Got your ticket? Churchill’s June 15, 1904 speech in Manchester

Have you ever reached into a coat pocket to find an old theatre or concert ticket, only to wish you could use it again?

At 3:00 pm on Wednesday, June 15, 1904, Winston Churchill delivered a lengthy speech in the hall of the Midland Hotel to the local Free Trade League branch of his future North West Manchester constituency. The rather remarkable little item we write about today is an original admission ticket to the meeting.


Just 29 years old, Churchill was a promising but already controversial young leader who had yet to experience either the trying failures or supreme triumphs that cemented his place in history. And he had just made one of the watershed decisions that would define the early decades of his political career and set the tone for the obdurate anti-orthodoxy in the face of personal conviction that would characterize the entirety of the six decades in Parliament that still lay before him.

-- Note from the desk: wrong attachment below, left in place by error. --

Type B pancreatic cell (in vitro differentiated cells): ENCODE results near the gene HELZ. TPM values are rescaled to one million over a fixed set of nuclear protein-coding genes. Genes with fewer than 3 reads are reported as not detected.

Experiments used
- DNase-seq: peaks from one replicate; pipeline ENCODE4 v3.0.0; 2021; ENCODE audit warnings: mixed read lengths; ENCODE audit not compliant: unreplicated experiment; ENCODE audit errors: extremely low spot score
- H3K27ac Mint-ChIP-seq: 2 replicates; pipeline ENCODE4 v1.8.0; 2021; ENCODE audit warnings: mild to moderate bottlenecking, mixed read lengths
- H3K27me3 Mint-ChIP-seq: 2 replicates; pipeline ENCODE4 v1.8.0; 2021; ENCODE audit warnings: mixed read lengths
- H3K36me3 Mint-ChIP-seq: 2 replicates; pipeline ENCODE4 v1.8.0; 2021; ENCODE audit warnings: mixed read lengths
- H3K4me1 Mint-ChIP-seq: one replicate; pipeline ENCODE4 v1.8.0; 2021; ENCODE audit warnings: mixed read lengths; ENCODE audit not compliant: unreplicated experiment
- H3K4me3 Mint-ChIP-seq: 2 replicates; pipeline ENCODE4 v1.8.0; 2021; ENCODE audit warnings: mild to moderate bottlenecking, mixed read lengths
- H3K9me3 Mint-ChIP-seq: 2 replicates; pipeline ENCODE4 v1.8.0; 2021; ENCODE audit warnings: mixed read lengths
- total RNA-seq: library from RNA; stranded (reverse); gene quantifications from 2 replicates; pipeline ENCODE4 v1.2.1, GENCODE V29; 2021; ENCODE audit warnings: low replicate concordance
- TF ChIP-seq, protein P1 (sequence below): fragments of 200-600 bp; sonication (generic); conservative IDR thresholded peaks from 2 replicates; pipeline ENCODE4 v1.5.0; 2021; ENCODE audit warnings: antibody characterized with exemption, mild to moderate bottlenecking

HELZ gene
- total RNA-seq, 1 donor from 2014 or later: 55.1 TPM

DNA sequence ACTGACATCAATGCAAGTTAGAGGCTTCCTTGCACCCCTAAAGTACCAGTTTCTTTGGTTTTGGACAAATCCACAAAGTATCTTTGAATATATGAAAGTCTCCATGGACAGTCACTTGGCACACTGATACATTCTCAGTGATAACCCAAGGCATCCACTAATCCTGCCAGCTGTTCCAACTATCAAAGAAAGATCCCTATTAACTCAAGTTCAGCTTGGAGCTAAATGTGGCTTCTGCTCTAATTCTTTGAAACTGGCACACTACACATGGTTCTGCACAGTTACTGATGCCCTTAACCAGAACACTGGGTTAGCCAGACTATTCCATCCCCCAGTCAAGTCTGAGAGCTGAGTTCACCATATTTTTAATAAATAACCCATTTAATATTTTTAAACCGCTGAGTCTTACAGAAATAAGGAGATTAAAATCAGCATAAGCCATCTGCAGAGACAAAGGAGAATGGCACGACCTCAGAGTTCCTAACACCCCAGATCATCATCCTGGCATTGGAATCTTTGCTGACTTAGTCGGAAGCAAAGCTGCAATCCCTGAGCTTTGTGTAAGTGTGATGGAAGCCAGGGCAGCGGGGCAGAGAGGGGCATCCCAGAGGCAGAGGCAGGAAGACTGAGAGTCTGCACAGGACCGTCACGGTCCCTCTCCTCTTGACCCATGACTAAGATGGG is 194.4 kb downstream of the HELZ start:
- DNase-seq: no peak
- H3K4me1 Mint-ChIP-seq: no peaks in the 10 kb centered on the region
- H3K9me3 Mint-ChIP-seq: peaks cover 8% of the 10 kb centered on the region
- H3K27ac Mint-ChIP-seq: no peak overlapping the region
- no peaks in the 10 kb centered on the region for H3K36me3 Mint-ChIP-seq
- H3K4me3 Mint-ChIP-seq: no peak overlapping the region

Background_Image_for_Page_5Only two weeks before, on May 31, 1904, Churchill had left his father’s Conservative Party and crossed the aisle to become a Liberal. Churchill was beginning a dynamic chapter in his political career that saw him champion progressive causes and be branded a traitor to his class. Free trade was a policy issue on which he had opposed Conservative Party leadership and which had helped precipitate his defection from the party.

It would be North West Manchester that would soon provide a constituency to Churchill, even if his relationship with the constituency proved brief and fraught. In his 64-year parliamentary career, Churchill represented five different constituencies. His second – North West Manchester – was also his shortest.